Tumours growing on the ovary tend to be cystic, i.e., they have an external membrane and are full of fluid. Malignant cysts require the removal of the whole ovary and most times the uterus and the other ovary. Benign cysts on the other hand, can be removed by themselves thus preserving the ovary.
This is the most desired option in women who have not reached menopause. Preserving the ovary is important not only for being able to fall pregnant, but also for the production of ovarian hormones oestrogen and progesterone.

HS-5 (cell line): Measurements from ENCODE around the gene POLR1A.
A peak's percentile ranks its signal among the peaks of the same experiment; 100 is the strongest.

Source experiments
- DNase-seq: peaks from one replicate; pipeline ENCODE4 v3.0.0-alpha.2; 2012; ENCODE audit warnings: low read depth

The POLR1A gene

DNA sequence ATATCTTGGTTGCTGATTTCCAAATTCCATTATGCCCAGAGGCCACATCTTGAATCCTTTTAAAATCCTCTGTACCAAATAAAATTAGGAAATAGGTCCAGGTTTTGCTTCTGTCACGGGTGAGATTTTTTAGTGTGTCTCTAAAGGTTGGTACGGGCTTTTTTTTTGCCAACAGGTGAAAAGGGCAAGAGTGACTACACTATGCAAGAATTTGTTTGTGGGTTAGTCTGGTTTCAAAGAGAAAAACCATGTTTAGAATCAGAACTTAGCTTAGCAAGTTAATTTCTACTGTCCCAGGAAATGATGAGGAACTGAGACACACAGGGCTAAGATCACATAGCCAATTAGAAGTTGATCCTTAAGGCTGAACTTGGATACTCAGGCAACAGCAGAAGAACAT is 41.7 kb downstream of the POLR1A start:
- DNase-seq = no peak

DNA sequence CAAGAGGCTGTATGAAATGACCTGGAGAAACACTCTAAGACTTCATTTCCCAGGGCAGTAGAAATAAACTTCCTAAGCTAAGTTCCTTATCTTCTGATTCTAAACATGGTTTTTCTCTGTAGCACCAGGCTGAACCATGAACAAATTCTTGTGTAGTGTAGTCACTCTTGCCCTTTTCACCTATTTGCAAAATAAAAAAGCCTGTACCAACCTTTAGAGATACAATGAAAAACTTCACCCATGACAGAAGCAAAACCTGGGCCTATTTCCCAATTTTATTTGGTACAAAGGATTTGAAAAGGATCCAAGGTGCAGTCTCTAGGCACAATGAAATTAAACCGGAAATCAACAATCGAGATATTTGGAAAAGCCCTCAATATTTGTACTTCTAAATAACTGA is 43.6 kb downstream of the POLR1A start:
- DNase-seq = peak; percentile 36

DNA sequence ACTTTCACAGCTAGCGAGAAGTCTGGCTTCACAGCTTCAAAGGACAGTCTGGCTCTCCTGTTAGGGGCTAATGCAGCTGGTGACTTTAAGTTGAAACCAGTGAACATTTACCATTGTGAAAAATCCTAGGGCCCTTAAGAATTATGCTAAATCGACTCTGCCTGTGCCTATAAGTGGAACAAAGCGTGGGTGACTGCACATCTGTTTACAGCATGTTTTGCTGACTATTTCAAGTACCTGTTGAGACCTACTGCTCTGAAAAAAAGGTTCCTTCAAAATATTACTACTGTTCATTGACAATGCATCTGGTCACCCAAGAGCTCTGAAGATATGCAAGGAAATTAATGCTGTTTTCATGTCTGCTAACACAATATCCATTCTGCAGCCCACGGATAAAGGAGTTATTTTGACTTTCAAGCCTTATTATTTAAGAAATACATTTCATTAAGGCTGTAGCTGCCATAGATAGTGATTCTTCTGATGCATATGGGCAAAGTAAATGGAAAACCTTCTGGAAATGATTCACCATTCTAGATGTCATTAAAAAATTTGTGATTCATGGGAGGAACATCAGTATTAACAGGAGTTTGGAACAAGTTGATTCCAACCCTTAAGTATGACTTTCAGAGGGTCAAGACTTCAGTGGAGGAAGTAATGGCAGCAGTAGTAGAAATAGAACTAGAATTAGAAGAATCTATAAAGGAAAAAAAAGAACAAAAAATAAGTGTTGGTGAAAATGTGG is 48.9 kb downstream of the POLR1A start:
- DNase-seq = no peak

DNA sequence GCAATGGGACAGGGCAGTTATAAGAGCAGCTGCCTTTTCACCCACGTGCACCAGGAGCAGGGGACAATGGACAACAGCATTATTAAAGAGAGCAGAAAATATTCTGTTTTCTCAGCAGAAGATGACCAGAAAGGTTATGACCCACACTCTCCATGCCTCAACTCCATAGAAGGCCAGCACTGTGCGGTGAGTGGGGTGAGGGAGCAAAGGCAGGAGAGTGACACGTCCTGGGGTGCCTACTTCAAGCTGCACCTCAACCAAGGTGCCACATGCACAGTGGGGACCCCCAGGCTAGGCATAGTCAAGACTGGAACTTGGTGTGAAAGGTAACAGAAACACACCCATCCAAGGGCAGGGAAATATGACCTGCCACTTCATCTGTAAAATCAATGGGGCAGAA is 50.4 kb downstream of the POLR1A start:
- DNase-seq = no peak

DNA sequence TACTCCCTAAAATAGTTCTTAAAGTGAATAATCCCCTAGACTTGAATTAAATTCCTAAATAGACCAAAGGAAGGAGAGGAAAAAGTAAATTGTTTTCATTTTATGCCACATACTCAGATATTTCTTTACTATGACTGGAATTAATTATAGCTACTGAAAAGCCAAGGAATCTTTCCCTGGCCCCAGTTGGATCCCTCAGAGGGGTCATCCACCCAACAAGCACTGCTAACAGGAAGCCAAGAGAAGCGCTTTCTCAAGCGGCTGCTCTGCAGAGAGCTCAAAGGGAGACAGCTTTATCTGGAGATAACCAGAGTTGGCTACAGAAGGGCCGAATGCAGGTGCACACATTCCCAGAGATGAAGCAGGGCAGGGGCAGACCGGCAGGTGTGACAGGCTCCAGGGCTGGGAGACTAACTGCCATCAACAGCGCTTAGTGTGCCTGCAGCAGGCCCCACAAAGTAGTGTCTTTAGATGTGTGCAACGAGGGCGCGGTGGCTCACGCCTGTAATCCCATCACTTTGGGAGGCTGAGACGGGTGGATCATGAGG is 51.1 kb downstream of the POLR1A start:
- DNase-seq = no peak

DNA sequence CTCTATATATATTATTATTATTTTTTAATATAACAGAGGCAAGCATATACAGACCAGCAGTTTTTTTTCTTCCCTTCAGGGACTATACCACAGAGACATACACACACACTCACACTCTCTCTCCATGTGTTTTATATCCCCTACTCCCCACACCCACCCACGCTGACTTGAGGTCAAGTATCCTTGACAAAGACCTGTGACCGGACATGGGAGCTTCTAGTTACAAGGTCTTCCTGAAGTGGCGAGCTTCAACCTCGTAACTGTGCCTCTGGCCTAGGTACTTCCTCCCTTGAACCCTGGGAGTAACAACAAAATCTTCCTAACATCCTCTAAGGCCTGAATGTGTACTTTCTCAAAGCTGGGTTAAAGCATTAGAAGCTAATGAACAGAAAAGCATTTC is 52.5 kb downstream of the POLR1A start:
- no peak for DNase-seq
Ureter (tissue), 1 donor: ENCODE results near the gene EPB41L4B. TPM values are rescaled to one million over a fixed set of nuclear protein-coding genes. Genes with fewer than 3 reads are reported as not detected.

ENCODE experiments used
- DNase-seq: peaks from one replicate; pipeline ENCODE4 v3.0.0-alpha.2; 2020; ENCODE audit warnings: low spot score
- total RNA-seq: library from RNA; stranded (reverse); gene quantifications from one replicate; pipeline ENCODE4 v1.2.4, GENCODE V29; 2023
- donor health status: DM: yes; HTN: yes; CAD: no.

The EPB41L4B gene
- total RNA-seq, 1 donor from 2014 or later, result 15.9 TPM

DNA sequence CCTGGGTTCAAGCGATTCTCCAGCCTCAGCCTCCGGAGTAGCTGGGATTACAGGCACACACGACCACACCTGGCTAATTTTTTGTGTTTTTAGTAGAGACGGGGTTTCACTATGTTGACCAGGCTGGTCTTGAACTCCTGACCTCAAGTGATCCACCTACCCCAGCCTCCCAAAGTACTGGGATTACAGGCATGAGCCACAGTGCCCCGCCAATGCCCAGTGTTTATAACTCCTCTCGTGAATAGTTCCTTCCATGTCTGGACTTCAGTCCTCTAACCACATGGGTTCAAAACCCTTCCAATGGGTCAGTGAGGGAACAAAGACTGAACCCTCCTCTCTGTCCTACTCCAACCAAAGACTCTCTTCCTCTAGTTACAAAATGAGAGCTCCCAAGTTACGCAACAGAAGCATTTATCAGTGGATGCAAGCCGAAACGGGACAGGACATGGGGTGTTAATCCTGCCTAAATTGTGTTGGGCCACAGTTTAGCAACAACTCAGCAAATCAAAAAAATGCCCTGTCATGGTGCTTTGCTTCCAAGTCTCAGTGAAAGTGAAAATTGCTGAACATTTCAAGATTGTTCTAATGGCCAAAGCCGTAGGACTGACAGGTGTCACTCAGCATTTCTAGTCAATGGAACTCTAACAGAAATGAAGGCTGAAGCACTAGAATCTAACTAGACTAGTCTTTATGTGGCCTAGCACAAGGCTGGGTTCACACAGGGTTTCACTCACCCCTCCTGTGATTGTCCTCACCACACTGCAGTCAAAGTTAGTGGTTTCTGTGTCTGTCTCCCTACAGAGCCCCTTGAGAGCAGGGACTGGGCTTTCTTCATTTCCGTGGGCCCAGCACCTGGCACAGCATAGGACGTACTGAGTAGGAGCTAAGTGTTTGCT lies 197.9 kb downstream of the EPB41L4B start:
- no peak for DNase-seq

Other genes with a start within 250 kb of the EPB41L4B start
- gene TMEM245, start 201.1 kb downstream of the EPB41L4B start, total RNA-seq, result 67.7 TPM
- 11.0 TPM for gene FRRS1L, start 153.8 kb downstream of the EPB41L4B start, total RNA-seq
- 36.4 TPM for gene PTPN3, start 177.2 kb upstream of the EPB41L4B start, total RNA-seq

Removal of ovarian cysts, or more technically ovarian cystectomy, is almost always done via laparoscopy (keyhole surgery).
The camera and instruments are introduced through small, 5 mm incisions.
An incision is made on the ovary, the cyst is dissected and separated from the normal ovarian tissue and removed. The remaining ovary is sutured if required. After healing, the ovary goes back to its normal size and aspect.
The cyst is then removed from the inside the abdomen and sent for histopathology examination.